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The Future of Myanmar is Mobile Phones

By Wayan Vota on September 17, 2014


Today, Myanmar has the same mobile phone usage as North Korea, Eritrea, and Cuba – less than 10% – yet technology restrictions are ending, three mobile operators are racing to roll out services, and the 60 million people of Myanmar are about to rush into the future, practically overnight.

On August 6th, FHI 360 convened a workshop in Yangon of leading technologists and development experts to explore the role of ICT and development in Myanmar and its impact on government, civil society, business, and most crucially, the people themselves, focusing on three overall questions:

  1. What is the social and cultural impact when a country goes online virtually overnight?
  2. What will Burmese find, or not, on the Internet of today? Or tomorrow?
  3. Who will benefit, or not, when all the citizens of Myanmar have a digital voice?

While we touched on many points throughout the discussion, and did not always agree on the answers to our questions, we did agree that by 2018, Myanmar would have a very different technology landscape. A future that development practitioners should be planning for now.

This is our tentative future vision of Myanmar’s technology landscape in 2018:

Technology will be ubiquitous

  • It may be hard to envision now, but by 2018, almost every household will have a smartphone, which means that almost every person will have access to a mobile device, and most people will own a mobile phone and have some level of both digital and information literacy to use the Internet effectively.
  • Internet access will be both affordable and fast in cities and towns, and delivered via wireless technologies more often than wired. Even in rural areas, there will be mobile network coverage, allowing for Internet browsing and data usage via mobile devices.
  • Social media networks (most likely Facebook) will be synonyms with the Internet and a central aspect of the Myanmar online experience. Citizens, government, and civil society will all interact seamlessly via multiple media formats on these networks.
  • Mobile money will be common and accepted for online purchases and person-to-person payments. There will be a growing ability to pay with phone-based systems when purchasing retail goods or services in urban stores and restaurants, with rural retail adoption poised to grow.

Government will be online

  • There will be eGovernment services, starting with common citizen needs, and citizens will be primarily accessing these services via mobile devices.
  • Government will have real-time data flows from the point of citizen interaction, such as in health clinics and schools, and the government will be finding ways to make better decisions based on that data.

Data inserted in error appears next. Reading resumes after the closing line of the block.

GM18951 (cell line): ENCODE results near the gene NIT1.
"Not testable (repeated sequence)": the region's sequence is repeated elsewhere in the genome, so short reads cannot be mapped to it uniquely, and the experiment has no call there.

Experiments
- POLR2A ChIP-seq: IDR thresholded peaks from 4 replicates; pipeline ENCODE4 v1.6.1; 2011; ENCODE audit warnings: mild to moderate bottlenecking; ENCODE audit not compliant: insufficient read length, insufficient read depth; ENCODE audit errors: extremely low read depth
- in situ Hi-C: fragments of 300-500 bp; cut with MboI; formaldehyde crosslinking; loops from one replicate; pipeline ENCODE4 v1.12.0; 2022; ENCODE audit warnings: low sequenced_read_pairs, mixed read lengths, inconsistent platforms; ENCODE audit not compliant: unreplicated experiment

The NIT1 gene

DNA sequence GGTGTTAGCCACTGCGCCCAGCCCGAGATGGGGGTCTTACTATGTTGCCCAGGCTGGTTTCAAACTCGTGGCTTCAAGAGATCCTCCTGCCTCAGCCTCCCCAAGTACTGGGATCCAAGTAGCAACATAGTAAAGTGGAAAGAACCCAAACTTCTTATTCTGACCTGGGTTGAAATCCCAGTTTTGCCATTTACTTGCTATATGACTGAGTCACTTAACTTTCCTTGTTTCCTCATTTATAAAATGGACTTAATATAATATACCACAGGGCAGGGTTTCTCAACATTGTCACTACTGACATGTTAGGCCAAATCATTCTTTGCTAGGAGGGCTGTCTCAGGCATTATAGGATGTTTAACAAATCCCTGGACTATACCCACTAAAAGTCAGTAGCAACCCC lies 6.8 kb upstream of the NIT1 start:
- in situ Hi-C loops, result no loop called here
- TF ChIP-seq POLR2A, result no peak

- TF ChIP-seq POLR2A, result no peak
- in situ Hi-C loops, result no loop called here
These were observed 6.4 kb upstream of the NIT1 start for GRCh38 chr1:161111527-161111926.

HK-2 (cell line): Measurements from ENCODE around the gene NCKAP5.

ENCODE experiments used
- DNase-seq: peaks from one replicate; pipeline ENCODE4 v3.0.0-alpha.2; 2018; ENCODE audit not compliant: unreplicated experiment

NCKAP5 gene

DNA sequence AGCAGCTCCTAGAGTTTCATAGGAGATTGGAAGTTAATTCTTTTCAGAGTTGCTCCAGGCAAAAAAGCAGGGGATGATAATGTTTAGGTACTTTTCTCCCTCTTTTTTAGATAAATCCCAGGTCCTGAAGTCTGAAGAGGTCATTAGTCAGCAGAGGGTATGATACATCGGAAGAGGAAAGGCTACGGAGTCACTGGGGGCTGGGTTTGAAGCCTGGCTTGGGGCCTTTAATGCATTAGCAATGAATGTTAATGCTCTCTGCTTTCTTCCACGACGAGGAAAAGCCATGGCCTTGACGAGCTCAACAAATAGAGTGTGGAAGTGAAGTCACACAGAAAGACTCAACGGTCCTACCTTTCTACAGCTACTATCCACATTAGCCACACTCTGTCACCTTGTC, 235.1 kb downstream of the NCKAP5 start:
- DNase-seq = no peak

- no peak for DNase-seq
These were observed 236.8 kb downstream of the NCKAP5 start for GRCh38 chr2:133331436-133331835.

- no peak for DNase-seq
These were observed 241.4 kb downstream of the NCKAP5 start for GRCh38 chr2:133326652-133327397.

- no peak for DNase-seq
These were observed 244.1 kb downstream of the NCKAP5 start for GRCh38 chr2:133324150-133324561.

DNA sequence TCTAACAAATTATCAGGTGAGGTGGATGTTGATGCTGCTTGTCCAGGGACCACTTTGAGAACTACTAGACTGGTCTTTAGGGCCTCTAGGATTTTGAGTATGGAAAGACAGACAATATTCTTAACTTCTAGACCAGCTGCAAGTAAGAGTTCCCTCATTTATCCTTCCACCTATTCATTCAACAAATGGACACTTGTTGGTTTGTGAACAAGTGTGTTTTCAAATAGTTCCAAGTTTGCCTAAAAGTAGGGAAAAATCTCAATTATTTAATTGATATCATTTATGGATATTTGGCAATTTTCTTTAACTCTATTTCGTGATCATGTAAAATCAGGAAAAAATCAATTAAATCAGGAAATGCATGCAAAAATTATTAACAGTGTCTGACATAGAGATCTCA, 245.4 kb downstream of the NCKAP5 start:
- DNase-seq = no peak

• Communities will be interacting with their elected officials, and those officers will respond and campaign via online platforms, with social media paying a central role in every election contest.
  • Communities will have widespread access to technology tools that will allow them to have a voice in their own development, and independently monitor the progress of government and other development actors to respond to community needs.

Private sector will be expanding

  • With almost 60 million people online, a thriving technology ecosystem will be responding to their needs, and building out Myanmar’s digital presence – with entrepreneurs competing for both business and consumer online spending.
  • The technologists will have sorted out a unified way to represent Myanmar language fonts in mobile device menus and online websites, and there will be simultaneous and accurate translation between Myanmar languages and English.

However, achieving this future vision will not be painless. We also agreed that Myanmar is on the cusp of a national debate on the cultural and legal norms for online communications.

There is already a lively discussion around the role of Facebook and hate speech, and even in 2018, we recognized that there would still be ethnic and religious tensions, which will be reflected in online conversations. Also the country has yet to start managing the shift from paper-based systems to digital ones, where requiring stamped paper correspondence morphs into accepting emails as legally binding agreements.

Finally, the shift from an analog to a digital economy will not be without winners and losers, just as we in the US economy. Printed mediums will fall out of favor, automation will streamline repetitive tasks, and businesses large and small will have to adjust their workforce in response.

As development actors, we should not sit idly by. We need to engage with government, civil society, the private sector, and communities themselves, to help in this transformation. We also must acknowledge that we too will be transformed. We cannot expect to do development in 2018, or even tomorrow, as we are doing it today.

Not when 60 million people start to direct their own digital destiny, smartphone in hand.

Filed Under: Thought Leadership
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Written by
Wayan Vota co-founded ICTworks and is the digital lead on the Deloitte for Development team. He also co-founded Technology Salon, MERL Tech, ICTforAg, ICT4Djobs, ICT4Drinks, JadedAid, Kurante, OLPC News and a few other things. Opinions expressed here are his own and do not reflect the position of Deloitte, any of its entities, or any ICTWorks sponsor.
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